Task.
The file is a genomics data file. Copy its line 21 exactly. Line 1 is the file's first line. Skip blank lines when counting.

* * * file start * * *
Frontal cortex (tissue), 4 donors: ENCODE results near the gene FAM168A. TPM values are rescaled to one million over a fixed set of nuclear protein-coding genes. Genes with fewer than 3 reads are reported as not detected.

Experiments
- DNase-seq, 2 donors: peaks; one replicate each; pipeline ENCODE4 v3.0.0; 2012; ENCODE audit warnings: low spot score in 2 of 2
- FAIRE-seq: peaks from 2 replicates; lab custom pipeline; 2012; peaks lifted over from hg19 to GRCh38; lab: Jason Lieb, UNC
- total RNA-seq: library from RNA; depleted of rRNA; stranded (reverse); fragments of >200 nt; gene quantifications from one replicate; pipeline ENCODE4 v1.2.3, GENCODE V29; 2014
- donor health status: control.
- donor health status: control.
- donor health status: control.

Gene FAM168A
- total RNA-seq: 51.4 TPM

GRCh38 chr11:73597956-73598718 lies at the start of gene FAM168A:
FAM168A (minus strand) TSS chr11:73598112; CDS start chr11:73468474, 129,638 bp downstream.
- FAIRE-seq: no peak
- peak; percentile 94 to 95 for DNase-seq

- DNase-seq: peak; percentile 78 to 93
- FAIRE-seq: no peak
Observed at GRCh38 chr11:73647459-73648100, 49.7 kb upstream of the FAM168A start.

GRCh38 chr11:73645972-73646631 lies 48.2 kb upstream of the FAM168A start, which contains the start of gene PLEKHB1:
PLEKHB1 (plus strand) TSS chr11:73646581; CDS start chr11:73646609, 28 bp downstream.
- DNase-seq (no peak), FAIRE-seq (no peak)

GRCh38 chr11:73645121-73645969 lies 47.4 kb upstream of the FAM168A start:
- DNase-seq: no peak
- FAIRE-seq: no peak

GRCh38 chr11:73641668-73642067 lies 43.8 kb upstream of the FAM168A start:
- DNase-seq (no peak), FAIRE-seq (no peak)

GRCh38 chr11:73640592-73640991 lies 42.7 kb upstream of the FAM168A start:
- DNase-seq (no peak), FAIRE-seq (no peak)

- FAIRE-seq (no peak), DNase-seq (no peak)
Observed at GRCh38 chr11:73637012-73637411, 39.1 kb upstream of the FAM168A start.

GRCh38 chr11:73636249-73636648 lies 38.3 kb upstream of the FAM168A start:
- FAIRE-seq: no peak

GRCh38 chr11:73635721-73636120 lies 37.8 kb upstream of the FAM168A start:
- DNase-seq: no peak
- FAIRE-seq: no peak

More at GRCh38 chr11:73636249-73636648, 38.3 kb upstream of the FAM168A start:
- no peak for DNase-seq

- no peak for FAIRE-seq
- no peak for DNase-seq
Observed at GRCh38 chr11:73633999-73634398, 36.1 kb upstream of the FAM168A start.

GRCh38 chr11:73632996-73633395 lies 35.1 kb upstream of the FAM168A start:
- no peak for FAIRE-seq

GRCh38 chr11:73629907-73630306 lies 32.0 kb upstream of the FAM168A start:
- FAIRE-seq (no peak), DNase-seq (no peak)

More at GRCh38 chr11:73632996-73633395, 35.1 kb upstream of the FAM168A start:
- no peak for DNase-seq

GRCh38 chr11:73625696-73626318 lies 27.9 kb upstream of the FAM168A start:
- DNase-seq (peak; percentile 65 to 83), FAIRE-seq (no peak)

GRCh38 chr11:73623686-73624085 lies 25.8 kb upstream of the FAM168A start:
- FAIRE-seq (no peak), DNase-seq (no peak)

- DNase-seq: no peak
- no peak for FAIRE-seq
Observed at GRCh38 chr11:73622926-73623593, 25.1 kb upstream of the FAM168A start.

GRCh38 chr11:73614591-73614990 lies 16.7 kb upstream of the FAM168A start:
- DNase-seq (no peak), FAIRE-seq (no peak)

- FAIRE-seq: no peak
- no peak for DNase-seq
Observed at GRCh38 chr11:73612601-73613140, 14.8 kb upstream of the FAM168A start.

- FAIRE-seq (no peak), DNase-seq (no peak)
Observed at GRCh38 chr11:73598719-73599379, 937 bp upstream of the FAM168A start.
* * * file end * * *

GRCh38 chr11:73645121-73645969 lies 47.4 kb upstream of the FAM168A start: